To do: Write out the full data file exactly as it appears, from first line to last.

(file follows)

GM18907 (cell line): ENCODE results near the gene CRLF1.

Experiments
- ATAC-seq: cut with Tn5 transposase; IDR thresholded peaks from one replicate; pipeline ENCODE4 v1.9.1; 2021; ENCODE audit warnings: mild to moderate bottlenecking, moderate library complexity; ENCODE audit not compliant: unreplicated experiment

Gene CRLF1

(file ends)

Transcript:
GM18907 (cell line): ENCODE results near the gene CRLF1.

Experiments
- ATAC-seq: cut with Tn5 transposase; IDR thresholded peaks from one replicate; pipeline ENCODE4 v1.9.1; 2021; ENCODE audit warnings: mild to moderate bottlenecking, moderate library complexity; ENCODE audit not compliant: unreplicated experiment

Gene CRLF1